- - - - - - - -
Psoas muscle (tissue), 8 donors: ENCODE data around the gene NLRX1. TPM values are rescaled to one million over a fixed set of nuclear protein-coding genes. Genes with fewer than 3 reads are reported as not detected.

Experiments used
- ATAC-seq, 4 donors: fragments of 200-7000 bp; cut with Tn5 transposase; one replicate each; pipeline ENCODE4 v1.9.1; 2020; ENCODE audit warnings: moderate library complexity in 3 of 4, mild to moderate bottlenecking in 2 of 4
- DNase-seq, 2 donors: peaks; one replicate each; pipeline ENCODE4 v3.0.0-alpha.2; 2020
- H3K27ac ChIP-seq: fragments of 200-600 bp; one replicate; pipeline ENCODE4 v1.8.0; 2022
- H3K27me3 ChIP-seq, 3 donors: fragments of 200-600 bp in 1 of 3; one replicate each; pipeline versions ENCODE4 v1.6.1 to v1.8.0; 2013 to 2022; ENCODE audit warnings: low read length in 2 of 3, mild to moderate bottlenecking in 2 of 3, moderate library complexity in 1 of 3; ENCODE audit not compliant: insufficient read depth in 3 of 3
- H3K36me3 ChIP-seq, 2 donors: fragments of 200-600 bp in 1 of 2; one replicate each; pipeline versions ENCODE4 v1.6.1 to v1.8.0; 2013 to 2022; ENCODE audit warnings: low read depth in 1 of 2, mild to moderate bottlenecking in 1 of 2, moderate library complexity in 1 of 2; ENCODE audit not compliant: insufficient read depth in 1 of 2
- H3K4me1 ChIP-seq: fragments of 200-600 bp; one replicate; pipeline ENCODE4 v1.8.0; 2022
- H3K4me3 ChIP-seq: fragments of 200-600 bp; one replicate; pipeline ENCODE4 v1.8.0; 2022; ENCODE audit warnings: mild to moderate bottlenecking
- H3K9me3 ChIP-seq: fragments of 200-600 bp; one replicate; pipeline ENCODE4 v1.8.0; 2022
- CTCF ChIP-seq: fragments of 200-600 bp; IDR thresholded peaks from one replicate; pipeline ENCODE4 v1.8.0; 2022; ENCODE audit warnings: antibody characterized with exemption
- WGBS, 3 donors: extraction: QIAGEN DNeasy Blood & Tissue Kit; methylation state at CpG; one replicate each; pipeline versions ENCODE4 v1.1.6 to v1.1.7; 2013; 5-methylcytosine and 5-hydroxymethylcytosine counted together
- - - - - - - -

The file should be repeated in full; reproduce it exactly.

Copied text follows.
Psoas muscle (tissue), 8 donors: ENCODE data around the gene NLRX1. TPM values are rescaled to one million over a fixed set of nuclear protein-coding genes. Genes with fewer than 3 reads are reported as not detected.

Experiments used
- ATAC-seq, 4 donors: fragments of 200-7000 bp; cut with Tn5 transposase; one replicate each; pipeline ENCODE4 v1.9.1; 2020; ENCODE audit warnings: moderate library complexity in 3 of 4, mild to moderate bottlenecking in 2 of 4
- DNase-seq, 2 donors: peaks; one replicate each; pipeline ENCODE4 v3.0.0-alpha.2; 2020
- H3K27ac ChIP-seq: fragments of 200-600 bp; one replicate; pipeline ENCODE4 v1.8.0; 2022
- H3K27me3 ChIP-seq, 3 donors: fragments of 200-600 bp in 1 of 3; one replicate each; pipeline versions ENCODE4 v1.6.1 to v1.8.0; 2013 to 2022; ENCODE audit warnings: low read length in 2 of 3, mild to moderate bottlenecking in 2 of 3, moderate library complexity in 1 of 3; ENCODE audit not compliant: insufficient read depth in 3 of 3
- H3K36me3 ChIP-seq, 2 donors: fragments of 200-600 bp in 1 of 2; one replicate each; pipeline versions ENCODE4 v1.6.1 to v1.8.0; 2013 to 2022; ENCODE audit warnings: low read depth in 1 of 2, mild to moderate bottlenecking in 1 of 2, moderate library complexity in 1 of 2; ENCODE audit not compliant: insufficient read depth in 1 of 2
- H3K4me1 ChIP-seq: fragments of 200-600 bp; one replicate; pipeline ENCODE4 v1.8.0; 2022
- H3K4me3 ChIP-seq: fragments of 200-600 bp; one replicate; pipeline ENCODE4 v1.8.0; 2022; ENCODE audit warnings: mild to moderate bottlenecking
- H3K9me3 ChIP-seq: fragments of 200-600 bp; one replicate; pipeline ENCODE4 v1.8.0; 2022
- CTCF ChIP-seq: fragments of 200-600 bp; IDR thresholded peaks from one replicate; pipeline ENCODE4 v1.8.0; 2022; ENCODE audit warnings: antibody characterized with exemption
- WGBS, 3 donors: extraction: QIAGEN DNeasy Blood & Tissue Kit; methylation state at CpG; one replicate each; pipeline versions ENCODE4 v1.1.6 to v1.1.7; 2013; 5-methylcytosine and 5-hydroxymethylcytosine counted together